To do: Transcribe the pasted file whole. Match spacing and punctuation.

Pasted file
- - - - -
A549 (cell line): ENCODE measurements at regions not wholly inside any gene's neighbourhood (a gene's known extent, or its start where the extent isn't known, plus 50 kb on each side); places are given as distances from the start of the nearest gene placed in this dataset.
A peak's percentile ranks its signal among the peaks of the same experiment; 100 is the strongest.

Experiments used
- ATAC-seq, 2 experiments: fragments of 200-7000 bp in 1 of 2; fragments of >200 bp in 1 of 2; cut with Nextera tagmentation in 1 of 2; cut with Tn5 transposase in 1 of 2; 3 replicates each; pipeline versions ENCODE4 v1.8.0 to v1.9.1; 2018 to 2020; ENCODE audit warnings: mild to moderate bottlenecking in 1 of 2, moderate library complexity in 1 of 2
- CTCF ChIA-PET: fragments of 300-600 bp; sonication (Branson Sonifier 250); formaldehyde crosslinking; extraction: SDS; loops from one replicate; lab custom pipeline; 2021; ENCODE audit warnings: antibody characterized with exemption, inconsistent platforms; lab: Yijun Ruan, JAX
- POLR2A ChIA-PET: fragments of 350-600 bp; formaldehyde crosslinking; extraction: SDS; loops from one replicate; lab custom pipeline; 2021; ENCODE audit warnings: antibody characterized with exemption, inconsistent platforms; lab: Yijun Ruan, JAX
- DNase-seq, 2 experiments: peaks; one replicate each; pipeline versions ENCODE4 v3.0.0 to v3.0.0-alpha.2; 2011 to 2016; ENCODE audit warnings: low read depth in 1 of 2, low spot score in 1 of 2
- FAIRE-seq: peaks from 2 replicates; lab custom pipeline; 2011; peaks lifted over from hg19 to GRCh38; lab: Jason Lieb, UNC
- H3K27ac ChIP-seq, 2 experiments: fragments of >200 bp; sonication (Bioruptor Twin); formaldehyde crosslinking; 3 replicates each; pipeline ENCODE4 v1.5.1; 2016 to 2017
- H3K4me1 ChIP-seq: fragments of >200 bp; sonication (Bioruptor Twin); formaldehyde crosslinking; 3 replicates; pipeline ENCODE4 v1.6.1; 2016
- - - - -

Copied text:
A549 (cell line): ENCODE measurements at regions not wholly inside any gene's neighbourhood (a gene's known extent, or its start where the extent isn't known, plus 50 kb on each side); places are given as distances from the start of the nearest gene placed in this dataset.
A peak's percentile ranks its signal among the peaks of the same experiment; 100 is the strongest.

Experiments used
- ATAC-seq, 2 experiments: fragments of 200-7000 bp in 1 of 2; fragments of >200 bp in 1 of 2; cut with Nextera tagmentation in 1 of 2; cut with Tn5 transposase in 1 of 2; 3 replicates each; pipeline versions ENCODE4 v1.8.0 to v1.9.1; 2018 to 2020; ENCODE audit warnings: mild to moderate bottlenecking in 1 of 2, moderate library complexity in 1 of 2
- CTCF ChIA-PET: fragments of 300-600 bp; sonication (Branson Sonifier 250); formaldehyde crosslinking; extraction: SDS; loops from one replicate; lab custom pipeline; 2021; ENCODE audit warnings: antibody characterized with exemption, inconsistent platforms; lab: Yijun Ruan, JAX
- POLR2A ChIA-PET: fragments of 350-600 bp; formaldehyde crosslinking; extraction: SDS; loops from one replicate; lab custom pipeline; 2021; ENCODE audit warnings: antibody characterized with exemption, inconsistent platforms; lab: Yijun Ruan, JAX
- DNase-seq, 2 experiments: peaks; one replicate each; pipeline versions ENCODE4 v3.0.0 to v3.0.0-alpha.2; 2011 to 2016; ENCODE audit warnings: low read depth in 1 of 2, low spot score in 1 of 2
- FAIRE-seq: peaks from 2 replicates; lab custom pipeline; 2011; peaks lifted over from hg19 to GRCh38; lab: Jason Lieb, UNC
- H3K27ac ChIP-seq, 2 experiments: fragments of >200 bp; sonication (Bioruptor Twin); formaldehyde crosslinking; 3 replicates each; pipeline ENCODE4 v1.5.1; 2016 to 2017
- H3K4me1 ChIP-seq: fragments of >200 bp; sonication (Bioruptor Twin); formaldehyde crosslinking; 3 replicates; pipeline ENCODE4 v1.6.1; 2016